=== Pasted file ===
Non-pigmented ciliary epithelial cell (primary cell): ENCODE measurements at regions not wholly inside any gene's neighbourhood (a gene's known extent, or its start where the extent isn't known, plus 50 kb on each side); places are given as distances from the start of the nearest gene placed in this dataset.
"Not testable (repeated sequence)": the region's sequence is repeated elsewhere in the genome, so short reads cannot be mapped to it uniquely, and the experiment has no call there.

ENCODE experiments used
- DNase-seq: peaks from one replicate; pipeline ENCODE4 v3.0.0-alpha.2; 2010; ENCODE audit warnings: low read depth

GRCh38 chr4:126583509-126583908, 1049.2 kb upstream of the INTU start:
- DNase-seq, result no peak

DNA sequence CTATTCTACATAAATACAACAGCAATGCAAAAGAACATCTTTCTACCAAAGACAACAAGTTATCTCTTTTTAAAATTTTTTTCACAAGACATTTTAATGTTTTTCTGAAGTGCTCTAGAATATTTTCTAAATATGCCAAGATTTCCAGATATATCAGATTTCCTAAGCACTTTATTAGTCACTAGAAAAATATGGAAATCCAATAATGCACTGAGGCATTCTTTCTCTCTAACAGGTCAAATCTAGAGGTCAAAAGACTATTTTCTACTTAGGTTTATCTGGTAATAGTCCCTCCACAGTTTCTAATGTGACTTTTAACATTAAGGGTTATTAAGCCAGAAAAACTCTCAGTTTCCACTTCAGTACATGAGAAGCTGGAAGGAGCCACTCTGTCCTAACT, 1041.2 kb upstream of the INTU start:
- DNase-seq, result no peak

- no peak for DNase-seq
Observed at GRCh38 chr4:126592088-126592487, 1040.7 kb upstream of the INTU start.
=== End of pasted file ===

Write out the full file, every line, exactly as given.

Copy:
Non-pigmented ciliary epithelial cell (primary cell): ENCODE measurements at regions not wholly inside any gene's neighbourhood (a gene's known extent, or its start where the extent isn't known, plus 50 kb on each side); places are given as distances from the start of the nearest gene placed in this dataset.
"Not testable (repeated sequence)": the region's sequence is repeated elsewhere in the genome, so short reads cannot be mapped to it uniquely, and the experiment has no call there.

ENCODE experiments used
- DNase-seq: peaks from one replicate; pipeline ENCODE4 v3.0.0-alpha.2; 2010; ENCODE audit warnings: low read depth

GRCh38 chr4:126583509-126583908, 1049.2 kb upstream of the INTU start:
- DNase-seq, result no peak

DNA sequence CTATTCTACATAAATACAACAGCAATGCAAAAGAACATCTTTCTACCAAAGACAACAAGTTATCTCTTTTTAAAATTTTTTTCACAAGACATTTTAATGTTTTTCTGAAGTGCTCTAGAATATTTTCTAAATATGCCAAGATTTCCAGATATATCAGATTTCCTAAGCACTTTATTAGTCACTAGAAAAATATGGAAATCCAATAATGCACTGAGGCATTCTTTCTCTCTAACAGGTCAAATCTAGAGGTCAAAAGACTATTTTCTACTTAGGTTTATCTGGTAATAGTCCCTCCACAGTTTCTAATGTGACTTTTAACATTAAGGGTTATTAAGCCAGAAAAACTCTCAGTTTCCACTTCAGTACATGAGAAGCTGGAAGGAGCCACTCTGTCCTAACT, 1041.2 kb upstream of the INTU start:
- DNase-seq, result no peak

- no peak for DNase-seq
Observed at GRCh38 chr4:126592088-126592487, 1040.7 kb upstream of the INTU start.